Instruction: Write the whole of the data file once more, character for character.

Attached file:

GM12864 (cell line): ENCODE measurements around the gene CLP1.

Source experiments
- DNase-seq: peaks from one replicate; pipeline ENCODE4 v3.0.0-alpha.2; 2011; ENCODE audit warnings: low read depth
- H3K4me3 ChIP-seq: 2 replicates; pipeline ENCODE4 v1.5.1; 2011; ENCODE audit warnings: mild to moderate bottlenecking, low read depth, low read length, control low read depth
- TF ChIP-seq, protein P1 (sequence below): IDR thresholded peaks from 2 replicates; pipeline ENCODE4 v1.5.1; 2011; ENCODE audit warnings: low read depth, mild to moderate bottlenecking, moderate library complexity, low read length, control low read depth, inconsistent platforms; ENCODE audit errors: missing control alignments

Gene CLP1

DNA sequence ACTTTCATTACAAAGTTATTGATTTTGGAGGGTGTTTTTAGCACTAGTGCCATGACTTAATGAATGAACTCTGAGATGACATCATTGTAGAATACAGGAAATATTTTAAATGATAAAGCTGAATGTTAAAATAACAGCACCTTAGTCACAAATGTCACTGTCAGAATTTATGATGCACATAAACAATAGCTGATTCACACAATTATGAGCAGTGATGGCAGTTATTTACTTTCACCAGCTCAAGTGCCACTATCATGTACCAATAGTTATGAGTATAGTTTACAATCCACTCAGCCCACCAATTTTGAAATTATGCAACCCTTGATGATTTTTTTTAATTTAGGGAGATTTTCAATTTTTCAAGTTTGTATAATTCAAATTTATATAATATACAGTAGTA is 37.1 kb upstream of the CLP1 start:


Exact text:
GM12864 (cell line): ENCODE measurements around the gene CLP1.

Source experiments
- DNase-seq: peaks from one replicate; pipeline ENCODE4 v3.0.0-alpha.2; 2011; ENCODE audit warnings: low read depth
- H3K4me3 ChIP-seq: 2 replicates; pipeline ENCODE4 v1.5.1; 2011; ENCODE audit warnings: mild to moderate bottlenecking, low read depth, low read length, control low read depth
- TF ChIP-seq, protein P1 (sequence below): IDR thresholded peaks from 2 replicates; pipeline ENCODE4 v1.5.1; 2011; ENCODE audit warnings: low read depth, mild to moderate bottlenecking, moderate library complexity, low read length, control low read depth, inconsistent platforms; ENCODE audit errors: missing control alignments

Gene CLP1

DNA sequence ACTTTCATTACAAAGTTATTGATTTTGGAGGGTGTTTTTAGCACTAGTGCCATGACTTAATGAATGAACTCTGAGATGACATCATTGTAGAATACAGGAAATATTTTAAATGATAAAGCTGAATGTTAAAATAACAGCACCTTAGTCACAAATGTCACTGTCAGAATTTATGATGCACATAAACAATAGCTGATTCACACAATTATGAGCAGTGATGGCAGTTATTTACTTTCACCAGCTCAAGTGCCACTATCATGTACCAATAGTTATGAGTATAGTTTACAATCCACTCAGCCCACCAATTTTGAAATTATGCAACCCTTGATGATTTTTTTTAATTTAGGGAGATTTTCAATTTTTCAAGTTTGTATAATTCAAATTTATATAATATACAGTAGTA is 37.1 kb upstream of the CLP1 start: